Some odds and sods concerning the Queensland election campaign, which is now in progress after Campbell Newman’s announcement yesterday of a remarkably unorthodox January 31 polling date:
The timetable for the election has been tailored to put all concerned under as much duress as possible. The Electoral Act allows for a five to seven day period before the closure of the rolls, and Newman has opted for five. This means the deadline for enrolment falls on Saturday, and not as it might have done on Monday. The closure of nominations can be set for between eight and 18 days after the start of the campaign Newman has made it eight, meaning prospective candidates must have their paperwork in by noon next Tuesday. This gives Labor as little time as possible to sort out its preselection for the important seat of Lytton, where its candidate withdrew last month. The entire campaign period, of course, has been kept to the very bare minimum of 26 days, when it could theoretically have been drawn out to 56.
Independent MP Liz Cunningham announced yesterday that she will not seek another term in her Central Queensland seat of Gladstone. Cunningham has held the seat since the 1995 election, and her vote in parliament was decisive in tipping Wayne Goss’s Labor government from office after its defeat in the Mundingburra by-election the following February. However, Gladstone is naturally Labor territory, to the extent that the LNP could only manage 10.9% of the vote even amid the 2012 landslide. Labor’s candidate is Glenn Butcher, a maintenance superintendent at Queensland Alumina. Local newspaper The Observer reports that Cunningham will today announce the candidate she endorses as her successor.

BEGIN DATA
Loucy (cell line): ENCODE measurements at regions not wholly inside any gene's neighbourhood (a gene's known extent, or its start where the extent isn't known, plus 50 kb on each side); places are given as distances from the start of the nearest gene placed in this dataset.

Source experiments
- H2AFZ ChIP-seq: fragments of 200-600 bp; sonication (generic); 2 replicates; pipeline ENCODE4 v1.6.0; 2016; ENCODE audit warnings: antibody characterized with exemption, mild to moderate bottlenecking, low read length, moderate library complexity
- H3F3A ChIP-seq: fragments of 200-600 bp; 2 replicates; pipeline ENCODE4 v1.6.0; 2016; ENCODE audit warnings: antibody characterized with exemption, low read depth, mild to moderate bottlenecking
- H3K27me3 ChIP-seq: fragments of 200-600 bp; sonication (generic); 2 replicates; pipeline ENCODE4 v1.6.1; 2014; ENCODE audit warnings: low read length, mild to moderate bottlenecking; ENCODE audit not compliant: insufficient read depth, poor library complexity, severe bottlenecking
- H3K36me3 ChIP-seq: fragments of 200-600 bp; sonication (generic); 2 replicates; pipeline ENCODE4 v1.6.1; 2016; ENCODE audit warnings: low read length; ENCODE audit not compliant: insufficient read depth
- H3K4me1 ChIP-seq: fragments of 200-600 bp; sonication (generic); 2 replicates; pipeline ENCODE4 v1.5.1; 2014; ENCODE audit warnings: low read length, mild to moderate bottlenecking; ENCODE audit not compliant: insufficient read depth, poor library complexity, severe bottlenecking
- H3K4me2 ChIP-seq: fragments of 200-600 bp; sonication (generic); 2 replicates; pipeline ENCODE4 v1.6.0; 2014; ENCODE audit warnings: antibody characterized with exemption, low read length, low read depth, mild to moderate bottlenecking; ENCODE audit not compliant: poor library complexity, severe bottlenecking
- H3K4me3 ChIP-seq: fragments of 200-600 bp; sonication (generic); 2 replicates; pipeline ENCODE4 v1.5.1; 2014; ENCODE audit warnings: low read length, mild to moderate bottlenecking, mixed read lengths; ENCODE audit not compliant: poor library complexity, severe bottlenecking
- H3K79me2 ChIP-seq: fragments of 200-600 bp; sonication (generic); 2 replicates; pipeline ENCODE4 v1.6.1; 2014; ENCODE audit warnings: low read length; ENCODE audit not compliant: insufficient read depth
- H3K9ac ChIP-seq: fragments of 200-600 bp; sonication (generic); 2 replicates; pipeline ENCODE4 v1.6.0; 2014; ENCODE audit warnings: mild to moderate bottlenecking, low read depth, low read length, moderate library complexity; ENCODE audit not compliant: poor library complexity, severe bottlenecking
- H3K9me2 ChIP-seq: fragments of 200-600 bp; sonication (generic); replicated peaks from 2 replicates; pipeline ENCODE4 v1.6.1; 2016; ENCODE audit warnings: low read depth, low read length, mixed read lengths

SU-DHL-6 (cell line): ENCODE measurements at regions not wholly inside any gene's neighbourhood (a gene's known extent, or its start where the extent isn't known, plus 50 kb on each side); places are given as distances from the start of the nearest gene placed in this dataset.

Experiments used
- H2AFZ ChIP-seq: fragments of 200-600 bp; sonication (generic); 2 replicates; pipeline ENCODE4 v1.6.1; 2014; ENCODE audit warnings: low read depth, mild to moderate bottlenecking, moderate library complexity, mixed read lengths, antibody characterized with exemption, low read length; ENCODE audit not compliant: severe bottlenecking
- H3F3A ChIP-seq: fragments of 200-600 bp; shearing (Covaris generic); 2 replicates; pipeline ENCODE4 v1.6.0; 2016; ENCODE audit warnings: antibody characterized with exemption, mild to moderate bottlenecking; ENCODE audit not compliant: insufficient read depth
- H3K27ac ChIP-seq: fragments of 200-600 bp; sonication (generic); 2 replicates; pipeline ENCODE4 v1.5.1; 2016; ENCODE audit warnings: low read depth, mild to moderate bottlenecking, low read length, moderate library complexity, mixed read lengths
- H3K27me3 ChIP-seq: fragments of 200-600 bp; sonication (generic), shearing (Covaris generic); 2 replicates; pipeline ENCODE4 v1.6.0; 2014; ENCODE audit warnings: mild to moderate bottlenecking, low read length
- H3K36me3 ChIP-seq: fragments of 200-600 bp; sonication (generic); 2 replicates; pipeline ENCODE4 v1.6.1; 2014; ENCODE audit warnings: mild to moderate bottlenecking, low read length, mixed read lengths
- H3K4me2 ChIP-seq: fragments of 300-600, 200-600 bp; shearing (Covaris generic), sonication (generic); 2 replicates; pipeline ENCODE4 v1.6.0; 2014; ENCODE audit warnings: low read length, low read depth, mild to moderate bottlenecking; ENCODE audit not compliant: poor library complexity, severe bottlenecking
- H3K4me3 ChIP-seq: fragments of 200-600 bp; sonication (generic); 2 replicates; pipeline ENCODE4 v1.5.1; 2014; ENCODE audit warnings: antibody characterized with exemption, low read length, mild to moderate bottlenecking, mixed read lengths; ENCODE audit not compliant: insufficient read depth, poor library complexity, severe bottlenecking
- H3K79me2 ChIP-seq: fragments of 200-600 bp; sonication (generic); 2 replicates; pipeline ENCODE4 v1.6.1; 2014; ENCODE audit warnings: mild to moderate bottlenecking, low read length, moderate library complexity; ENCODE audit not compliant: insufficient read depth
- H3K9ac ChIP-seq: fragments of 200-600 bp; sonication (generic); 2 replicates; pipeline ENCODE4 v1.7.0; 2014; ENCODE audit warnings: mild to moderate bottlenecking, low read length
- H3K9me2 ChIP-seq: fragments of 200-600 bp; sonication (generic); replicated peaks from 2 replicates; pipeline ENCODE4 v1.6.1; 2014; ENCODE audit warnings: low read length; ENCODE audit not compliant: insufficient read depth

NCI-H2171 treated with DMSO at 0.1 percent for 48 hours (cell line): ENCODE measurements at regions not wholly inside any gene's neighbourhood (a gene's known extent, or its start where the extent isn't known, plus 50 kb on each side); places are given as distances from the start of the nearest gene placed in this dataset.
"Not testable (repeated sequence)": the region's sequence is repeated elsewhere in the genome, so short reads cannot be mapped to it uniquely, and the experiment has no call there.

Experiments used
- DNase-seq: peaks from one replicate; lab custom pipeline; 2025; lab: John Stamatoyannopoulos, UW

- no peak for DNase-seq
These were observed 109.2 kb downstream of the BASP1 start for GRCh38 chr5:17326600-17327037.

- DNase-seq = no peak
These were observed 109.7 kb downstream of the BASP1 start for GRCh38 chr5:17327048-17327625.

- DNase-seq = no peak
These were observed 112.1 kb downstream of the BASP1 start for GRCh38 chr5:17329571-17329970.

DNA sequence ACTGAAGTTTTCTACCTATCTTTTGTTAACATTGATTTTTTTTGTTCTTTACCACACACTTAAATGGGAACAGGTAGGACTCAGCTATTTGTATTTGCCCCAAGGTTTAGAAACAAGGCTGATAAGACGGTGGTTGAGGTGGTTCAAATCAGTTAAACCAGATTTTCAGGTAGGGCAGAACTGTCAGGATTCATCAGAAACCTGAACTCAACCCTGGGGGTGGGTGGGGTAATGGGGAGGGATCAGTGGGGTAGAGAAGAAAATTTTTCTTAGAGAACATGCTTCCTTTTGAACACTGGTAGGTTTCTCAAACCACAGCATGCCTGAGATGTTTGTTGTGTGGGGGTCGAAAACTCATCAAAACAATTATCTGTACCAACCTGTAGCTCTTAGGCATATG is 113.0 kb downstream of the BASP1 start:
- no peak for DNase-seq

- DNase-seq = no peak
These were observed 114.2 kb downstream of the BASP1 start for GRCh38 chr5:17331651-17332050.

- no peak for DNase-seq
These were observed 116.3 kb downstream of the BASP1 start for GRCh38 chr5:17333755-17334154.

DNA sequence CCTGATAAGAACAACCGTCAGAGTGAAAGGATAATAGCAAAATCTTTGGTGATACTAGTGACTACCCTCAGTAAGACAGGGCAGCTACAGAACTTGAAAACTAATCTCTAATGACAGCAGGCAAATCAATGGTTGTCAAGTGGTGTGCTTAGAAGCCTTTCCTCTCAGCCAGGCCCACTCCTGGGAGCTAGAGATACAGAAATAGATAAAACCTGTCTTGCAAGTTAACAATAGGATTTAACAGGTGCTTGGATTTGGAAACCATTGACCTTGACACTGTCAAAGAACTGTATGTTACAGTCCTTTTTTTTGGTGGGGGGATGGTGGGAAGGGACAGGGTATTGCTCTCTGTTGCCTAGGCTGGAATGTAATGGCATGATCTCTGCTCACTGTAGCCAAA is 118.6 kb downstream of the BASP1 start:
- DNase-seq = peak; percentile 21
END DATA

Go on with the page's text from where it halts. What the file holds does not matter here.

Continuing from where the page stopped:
The Courier-Mail reported last week that Labor is scrambling to find a high-profile candidate for Lytton, which given its 1.6% LNP margin would appear all but certain to fall to Labor. Its first choice, Daniel Cheverton, withdrew last month after a female colleague accused him of inappropriate behaviour after a campaign training session. Those mentioned in the Courier-Mail report are Peter Davis, former Bar Association president; Mike Kaiser, former party state secretary and briefly the member for Woodridge from 2000 to 2001, when he fell foul of the Shepherdson inquiry; Laura Fraser Hardy, who ran unsuccessfully in Bonner at the September 2013 federal election; and long-time local party member Joan Pease. Davis, who quit the Bar Association in protest against the government’s enormously contentious appointment of Tim Carmody as Chief Justice (who happened to do the honours in signing off on the writs for the election yesterday, acting in the absence of Governor Paul De Jersey, who was his predecessor as Chief Justice), is said to have been the subject of determined approaches from Annastacia Palaszczuk.
Other preselections that still need resolving are Maroochydore, Buderim and Southern Downs for Labor, and Gladstone, Bundamba and South Brisbane for the LNP. None of the seats is a serious prospect for the party in question.
A scan through the University of Western Australia elections database by Jared Owens of The Australian reveals that this will be the first general election held in January since Tasmanians voted in January 1913 and the first on the mainland since the NSW colonial election of 1874-75.
As I was caught on the hop as much as anyone by the election announcement, the trustworthy Poll Bludger seat-by-seat election guide is still a work in progress. Estimated time of arrival: middle of next week.